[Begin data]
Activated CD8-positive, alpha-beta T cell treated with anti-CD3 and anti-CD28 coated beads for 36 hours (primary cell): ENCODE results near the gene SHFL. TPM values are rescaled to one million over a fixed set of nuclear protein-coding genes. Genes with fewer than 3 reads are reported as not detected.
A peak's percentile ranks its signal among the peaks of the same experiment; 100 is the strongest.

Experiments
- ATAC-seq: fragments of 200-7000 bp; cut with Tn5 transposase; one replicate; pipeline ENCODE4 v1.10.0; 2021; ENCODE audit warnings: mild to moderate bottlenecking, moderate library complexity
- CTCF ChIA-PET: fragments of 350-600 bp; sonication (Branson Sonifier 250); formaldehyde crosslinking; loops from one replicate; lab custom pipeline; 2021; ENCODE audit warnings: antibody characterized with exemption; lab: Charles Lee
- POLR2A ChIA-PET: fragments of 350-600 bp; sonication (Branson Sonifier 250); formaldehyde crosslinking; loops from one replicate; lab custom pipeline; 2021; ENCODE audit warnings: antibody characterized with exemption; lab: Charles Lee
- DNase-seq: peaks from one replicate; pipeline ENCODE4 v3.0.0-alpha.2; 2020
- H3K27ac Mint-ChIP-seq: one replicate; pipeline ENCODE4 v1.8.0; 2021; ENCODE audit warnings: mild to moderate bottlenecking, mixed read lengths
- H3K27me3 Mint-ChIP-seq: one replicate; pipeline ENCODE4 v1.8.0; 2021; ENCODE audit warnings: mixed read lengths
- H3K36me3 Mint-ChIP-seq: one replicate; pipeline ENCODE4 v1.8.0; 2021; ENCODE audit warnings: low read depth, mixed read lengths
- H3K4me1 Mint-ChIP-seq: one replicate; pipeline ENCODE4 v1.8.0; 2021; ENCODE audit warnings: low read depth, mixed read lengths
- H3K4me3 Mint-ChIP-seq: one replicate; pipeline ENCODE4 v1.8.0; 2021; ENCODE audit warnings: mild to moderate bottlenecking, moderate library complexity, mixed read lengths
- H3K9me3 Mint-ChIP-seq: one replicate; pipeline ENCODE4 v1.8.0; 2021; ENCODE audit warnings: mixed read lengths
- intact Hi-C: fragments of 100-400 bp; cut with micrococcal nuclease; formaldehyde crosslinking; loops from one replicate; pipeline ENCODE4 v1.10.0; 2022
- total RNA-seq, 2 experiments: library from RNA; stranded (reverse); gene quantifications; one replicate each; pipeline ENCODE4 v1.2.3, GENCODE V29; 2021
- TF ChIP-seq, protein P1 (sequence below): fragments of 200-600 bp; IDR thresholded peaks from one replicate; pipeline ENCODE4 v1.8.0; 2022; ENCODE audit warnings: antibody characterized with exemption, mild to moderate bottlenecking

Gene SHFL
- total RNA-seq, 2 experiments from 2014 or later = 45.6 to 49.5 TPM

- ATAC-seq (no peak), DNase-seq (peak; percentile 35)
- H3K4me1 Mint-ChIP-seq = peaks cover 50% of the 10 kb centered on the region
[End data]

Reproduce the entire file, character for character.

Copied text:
Activated CD8-positive, alpha-beta T cell treated with anti-CD3 and anti-CD28 coated beads for 36 hours (primary cell): ENCODE results near the gene SHFL. TPM values are rescaled to one million over a fixed set of nuclear protein-coding genes. Genes with fewer than 3 reads are reported as not detected.
A peak's percentile ranks its signal among the peaks of the same experiment; 100 is the strongest.

Experiments
- ATAC-seq: fragments of 200-7000 bp; cut with Tn5 transposase; one replicate; pipeline ENCODE4 v1.10.0; 2021; ENCODE audit warnings: mild to moderate bottlenecking, moderate library complexity
- CTCF ChIA-PET: fragments of 350-600 bp; sonication (Branson Sonifier 250); formaldehyde crosslinking; loops from one replicate; lab custom pipeline; 2021; ENCODE audit warnings: antibody characterized with exemption; lab: Charles Lee
- POLR2A ChIA-PET: fragments of 350-600 bp; sonication (Branson Sonifier 250); formaldehyde crosslinking; loops from one replicate; lab custom pipeline; 2021; ENCODE audit warnings: antibody characterized with exemption; lab: Charles Lee
- DNase-seq: peaks from one replicate; pipeline ENCODE4 v3.0.0-alpha.2; 2020
- H3K27ac Mint-ChIP-seq: one replicate; pipeline ENCODE4 v1.8.0; 2021; ENCODE audit warnings: mild to moderate bottlenecking, mixed read lengths
- H3K27me3 Mint-ChIP-seq: one replicate; pipeline ENCODE4 v1.8.0; 2021; ENCODE audit warnings: mixed read lengths
- H3K36me3 Mint-ChIP-seq: one replicate; pipeline ENCODE4 v1.8.0; 2021; ENCODE audit warnings: low read depth, mixed read lengths
- H3K4me1 Mint-ChIP-seq: one replicate; pipeline ENCODE4 v1.8.0; 2021; ENCODE audit warnings: low read depth, mixed read lengths
- H3K4me3 Mint-ChIP-seq: one replicate; pipeline ENCODE4 v1.8.0; 2021; ENCODE audit warnings: mild to moderate bottlenecking, moderate library complexity, mixed read lengths
- H3K9me3 Mint-ChIP-seq: one replicate; pipeline ENCODE4 v1.8.0; 2021; ENCODE audit warnings: mixed read lengths
- intact Hi-C: fragments of 100-400 bp; cut with micrococcal nuclease; formaldehyde crosslinking; loops from one replicate; pipeline ENCODE4 v1.10.0; 2022
- total RNA-seq, 2 experiments: library from RNA; stranded (reverse); gene quantifications; one replicate each; pipeline ENCODE4 v1.2.3, GENCODE V29; 2021
- TF ChIP-seq, protein P1 (sequence below): fragments of 200-600 bp; IDR thresholded peaks from one replicate; pipeline ENCODE4 v1.8.0; 2022; ENCODE audit warnings: antibody characterized with exemption, mild to moderate bottlenecking

Gene SHFL
- total RNA-seq, 2 experiments from 2014 or later = 45.6 to 49.5 TPM

- ATAC-seq (no peak), DNase-seq (peak; percentile 35)
- H3K4me1 Mint-ChIP-seq = peaks cover 50% of the 10 kb centered on the region